Canada has signed on to an international pledge to reverse biodiversity loss by 2030, joining more than 70 countries in committing to put nature at the centre of COVID-19 economic recovery plans.
The pandemic has threatened to shift attention away from environmental issues, as world leaders focus on keeping citizens healthy and economies afloat.
At a special session of the United Nations on Monday, dozens of heads of state, financial institutions and non-governmental organizations promised to develop pandemic responses that are “green and just.” The Leaders Pledge for Nature also includes a commitment to waste reduction, sustainable supply chains and transparent financial reporting that accounts for environmental risks and opportunities.
Speaking by video conference at the Leaders Event for Nature and People, Prime Minister Justin Trudeau noted that of the world’s 10 largest countries by geography, Canada is the only signatory to the pledge. “In terms of sheer acreage of the world, we need to get those other nine largest countries in the top 10 to do their part and step up as well,” he said.
Mr. Trudeau reiterated his government’s commitment to protecting 25 per cent of Canada’s land and 25 per cent of the country’s oceans by 2025, and hitting the 30 per cent mark on both fronts by 2030.
While the pledges have been well received, environmental advocates say they must be accompanied by a systemic shift that integrates the protection, management and restoration of nature into the government’s key policy challenges, including restoring the economy, addressing climate change and making progress on Indigenous rights.
One side effect of the pandemic has been the postponement of the UN Biodiversity Conference, which is widely seen as a crucial meeting at which countries are expected to negotiate conservation goals for the next 10 years.
Originally set to take place next month in China, the meeting is now scheduled for May of 2021. Monday’s pledge is a precursor to the conference, though not a formally binding one. It has also been issued without the involvement of some key players in the international arena, including the United States and China. For those close to the process, the event and related announcements are seen as a way to keep environmental issues in the spotlight and perhaps to win gains for nature as the global economy re-emerges from the pandemic.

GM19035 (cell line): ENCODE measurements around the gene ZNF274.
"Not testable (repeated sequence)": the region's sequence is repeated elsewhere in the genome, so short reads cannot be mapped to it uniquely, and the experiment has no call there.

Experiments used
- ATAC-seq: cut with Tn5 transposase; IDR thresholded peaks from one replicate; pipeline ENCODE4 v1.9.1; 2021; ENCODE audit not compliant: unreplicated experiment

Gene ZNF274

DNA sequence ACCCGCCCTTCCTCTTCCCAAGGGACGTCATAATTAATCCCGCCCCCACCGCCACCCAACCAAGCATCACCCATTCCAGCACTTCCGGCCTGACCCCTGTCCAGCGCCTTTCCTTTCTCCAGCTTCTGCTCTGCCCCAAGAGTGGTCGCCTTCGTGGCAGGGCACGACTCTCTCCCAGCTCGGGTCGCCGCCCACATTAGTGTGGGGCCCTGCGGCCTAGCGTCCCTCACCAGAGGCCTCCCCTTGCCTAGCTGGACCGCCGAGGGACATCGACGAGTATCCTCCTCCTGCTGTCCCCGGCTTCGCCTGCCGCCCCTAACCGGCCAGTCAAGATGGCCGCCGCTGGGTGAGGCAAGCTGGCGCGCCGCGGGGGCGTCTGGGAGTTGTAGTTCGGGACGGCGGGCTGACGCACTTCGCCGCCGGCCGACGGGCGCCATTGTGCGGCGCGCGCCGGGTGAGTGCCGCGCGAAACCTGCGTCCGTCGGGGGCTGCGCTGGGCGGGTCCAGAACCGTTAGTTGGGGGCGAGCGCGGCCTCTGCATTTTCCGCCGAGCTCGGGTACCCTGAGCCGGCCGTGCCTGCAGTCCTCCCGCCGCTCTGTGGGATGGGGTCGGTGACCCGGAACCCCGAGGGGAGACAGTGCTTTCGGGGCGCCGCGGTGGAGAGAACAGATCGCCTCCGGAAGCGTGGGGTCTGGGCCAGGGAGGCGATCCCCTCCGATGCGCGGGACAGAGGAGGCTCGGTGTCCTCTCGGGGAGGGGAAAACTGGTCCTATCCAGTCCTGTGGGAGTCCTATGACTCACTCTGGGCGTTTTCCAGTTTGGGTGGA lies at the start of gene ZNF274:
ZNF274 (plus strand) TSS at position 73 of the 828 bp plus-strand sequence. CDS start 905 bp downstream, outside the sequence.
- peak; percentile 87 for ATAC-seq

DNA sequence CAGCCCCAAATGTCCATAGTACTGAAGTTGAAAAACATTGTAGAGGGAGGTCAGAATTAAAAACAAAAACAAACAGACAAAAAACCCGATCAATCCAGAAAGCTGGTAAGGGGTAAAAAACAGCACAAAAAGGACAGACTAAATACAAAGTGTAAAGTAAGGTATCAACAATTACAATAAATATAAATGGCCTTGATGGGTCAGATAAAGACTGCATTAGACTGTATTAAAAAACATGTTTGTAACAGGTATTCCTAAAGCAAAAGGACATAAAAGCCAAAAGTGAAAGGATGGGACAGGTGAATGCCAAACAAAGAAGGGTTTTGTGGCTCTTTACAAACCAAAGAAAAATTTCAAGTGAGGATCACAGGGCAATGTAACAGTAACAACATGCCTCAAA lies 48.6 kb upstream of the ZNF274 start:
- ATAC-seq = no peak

“There’s a huge opportunity here,” said Amanda Reed, director of strategic partnerships for Nature United, a Toronto-based organization affiliated with the international advocacy group the Nature Conservancy. Ms. Reed said she was pleased to see Ottawa’s pro-active position and emphasis on the need for a green recovery.
On Monday, both Mr. Trudeau and Environment Minister Jonathan Wilkinson indicated that Canada will join the “high ambition coalition” – an informal group of about 35 countries within the UN Framework Convention on Climate Change that is pushing for an acceleration of international conservation goals.
Past experience suggests an uphill battle lies ahead. In 2010, almost every country in the world signed on to 20 biodiversity goals with a 2020 deadline. In a final progress report released on Sept. 15, the UN Convention on Biological Diversity said only six of the commitments made in Aichi, Japan, have been partly achieved. None has been fully achieved.
The coming decade may have a sense of urgency on its side. Last year, the UN body that tracks the state of global biodiversity estimated that one million species of plants and animals face extinction – many within a matter of decades – under a business-as-usual scenario. The report also found that ecosystems are losing genetic diversity, with knock-on effects that include reduced food security and the loss of pharmaceuticals developed from rare biological products.
Kai Chan, an interdisciplinary scientist at the University of British Columbia who co-authored the report, said that the leaders’ pledge was aimed in the right direction but requires more specifics. In Canada’s case, he said, there has been an almost singular focus on only one of the 20 Aichi goals: setting aside territory for conservation. However, where governments including Canada need to do more is in reorienting the economy and the global trade regime to stop incentivizing the destruction of natural habitat through subsidies.
“Any time you’re giving out public money and thereby increasing the extraction of natural resources or production and you’re not specifically attending to [the environment], then you’re going to have massive side effects on biodiversity,” said Dr. Chan, who teaches at the university’s Institute for Resources, Environment and Sustainability.
In Canada, species at risk are facing continued population declines, according to a WWF Canada analysis of the latest version of the Living Planet Report, which tracks the state of threatened species around the world over time. Among those in decline are prime examples of iconic Canadian wildlife, such as barren-ground caribou and the Vancouver Island marmot.
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